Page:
Crosshole surveys are used when two or more boreholes are present in order to provide the maximum imaging accuracy for the cross-section between respective boreholes.
Crosshole resistivity survey to find an aquifer zone
This crosshole survey was configured to find aquifer zones. As the figure shows below, only seven and 14 electrodes were used in the left and right boreholes respectively, due to site constraints. With a special data acquisition arrangement, 2,500 data points were collected within 10 minutes. The data points were then inverted into a true resistivity section.
It is apparent that a high resistivity band is located in the middle of the survey area, resembling a sandstone that decreases in thickness from right to left. Core logging showed that the sandstone's upper and lower s are comprised of calcareous lithology with high porosity and water content, thus low resistivity.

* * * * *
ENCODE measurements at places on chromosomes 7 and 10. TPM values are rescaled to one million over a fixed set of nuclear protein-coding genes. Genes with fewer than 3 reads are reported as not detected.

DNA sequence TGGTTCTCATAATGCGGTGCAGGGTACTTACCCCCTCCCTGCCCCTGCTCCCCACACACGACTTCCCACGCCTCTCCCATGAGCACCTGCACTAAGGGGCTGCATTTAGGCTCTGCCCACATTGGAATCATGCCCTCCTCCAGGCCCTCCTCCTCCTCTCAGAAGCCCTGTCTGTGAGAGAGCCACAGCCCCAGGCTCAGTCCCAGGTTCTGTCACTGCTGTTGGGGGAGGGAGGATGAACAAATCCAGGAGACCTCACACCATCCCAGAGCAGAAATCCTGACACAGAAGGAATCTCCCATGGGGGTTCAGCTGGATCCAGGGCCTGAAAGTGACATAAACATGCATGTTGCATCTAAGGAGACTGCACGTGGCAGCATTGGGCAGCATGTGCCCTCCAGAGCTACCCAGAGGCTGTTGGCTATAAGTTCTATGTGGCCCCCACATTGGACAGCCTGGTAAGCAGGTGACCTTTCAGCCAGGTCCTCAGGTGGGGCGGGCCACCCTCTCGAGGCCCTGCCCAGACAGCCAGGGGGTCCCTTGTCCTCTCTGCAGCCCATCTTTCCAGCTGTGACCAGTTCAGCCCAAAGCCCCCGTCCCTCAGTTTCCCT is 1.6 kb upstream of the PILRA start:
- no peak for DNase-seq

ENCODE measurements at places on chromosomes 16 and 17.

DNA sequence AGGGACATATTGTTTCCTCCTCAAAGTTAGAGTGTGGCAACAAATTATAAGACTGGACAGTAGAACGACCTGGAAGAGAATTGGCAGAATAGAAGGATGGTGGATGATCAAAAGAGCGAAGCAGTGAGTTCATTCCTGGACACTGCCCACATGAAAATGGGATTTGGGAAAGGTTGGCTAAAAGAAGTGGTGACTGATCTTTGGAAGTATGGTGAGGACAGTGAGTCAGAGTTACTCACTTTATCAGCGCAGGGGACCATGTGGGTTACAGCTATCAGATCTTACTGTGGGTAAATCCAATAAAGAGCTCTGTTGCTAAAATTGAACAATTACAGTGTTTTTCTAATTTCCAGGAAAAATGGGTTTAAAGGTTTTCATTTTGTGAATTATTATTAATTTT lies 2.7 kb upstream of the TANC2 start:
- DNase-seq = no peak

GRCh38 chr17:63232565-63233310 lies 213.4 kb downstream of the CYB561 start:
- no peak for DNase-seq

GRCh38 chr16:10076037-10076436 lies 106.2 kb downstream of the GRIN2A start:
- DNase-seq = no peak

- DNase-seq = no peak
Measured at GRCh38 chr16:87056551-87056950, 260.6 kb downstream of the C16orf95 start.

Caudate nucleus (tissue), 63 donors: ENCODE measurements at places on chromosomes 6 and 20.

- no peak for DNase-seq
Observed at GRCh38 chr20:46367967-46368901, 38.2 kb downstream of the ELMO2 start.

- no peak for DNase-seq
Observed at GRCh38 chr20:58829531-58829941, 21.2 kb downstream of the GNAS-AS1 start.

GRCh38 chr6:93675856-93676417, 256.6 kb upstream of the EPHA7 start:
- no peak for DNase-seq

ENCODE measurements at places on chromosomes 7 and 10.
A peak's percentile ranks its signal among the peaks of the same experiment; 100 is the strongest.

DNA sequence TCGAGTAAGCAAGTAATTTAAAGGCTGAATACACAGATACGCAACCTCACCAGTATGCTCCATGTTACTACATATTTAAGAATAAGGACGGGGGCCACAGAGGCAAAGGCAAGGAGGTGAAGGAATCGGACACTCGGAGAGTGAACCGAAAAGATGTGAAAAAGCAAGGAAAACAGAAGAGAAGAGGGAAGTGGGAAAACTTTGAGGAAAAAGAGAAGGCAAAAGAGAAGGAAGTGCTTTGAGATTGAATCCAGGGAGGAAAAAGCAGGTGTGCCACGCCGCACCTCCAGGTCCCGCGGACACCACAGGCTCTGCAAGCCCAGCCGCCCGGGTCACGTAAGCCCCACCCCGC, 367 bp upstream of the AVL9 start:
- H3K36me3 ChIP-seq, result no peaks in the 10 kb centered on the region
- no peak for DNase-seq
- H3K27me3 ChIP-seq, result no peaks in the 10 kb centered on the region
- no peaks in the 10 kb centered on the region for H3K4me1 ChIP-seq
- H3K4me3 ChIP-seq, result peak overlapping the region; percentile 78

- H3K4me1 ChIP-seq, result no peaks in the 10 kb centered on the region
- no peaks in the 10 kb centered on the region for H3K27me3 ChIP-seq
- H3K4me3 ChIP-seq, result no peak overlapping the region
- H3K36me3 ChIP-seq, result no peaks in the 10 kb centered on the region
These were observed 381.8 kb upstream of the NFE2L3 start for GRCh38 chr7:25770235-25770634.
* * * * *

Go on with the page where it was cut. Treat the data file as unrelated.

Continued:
Crosshole resistivity survey to find industrial waste water
This exploration survey used the crosshole resistivity method to detect whether an industrial waste water leakage from an industrial waste water process pond existed. Chemical analyses concluded that this specific waste water has a much lower resistivity than normal water.
The figure below shows that the area above 45m is a relatively high resistive zone made of limestone. Below this depth is a middle resistive zone with some low resistivity bands visible; they are the source of possible leaks or fracture zones.
A borehole between ZK7 and ZK8 was drilled to test one of these low-resistivity locations. Polluted water was found at the depth of 52m. The figure below shows consistency among joints is also evident between each adjacent cross-hole. Detailed geological information can thus be obtained from this kind of resistivity survey.
ZZ Resistivity Imaging Pty. Ltd.
Address：Unit 3 / 239 Magill Rd， Maylands 5069 Adelaide, South Australia
Copyright: May 2020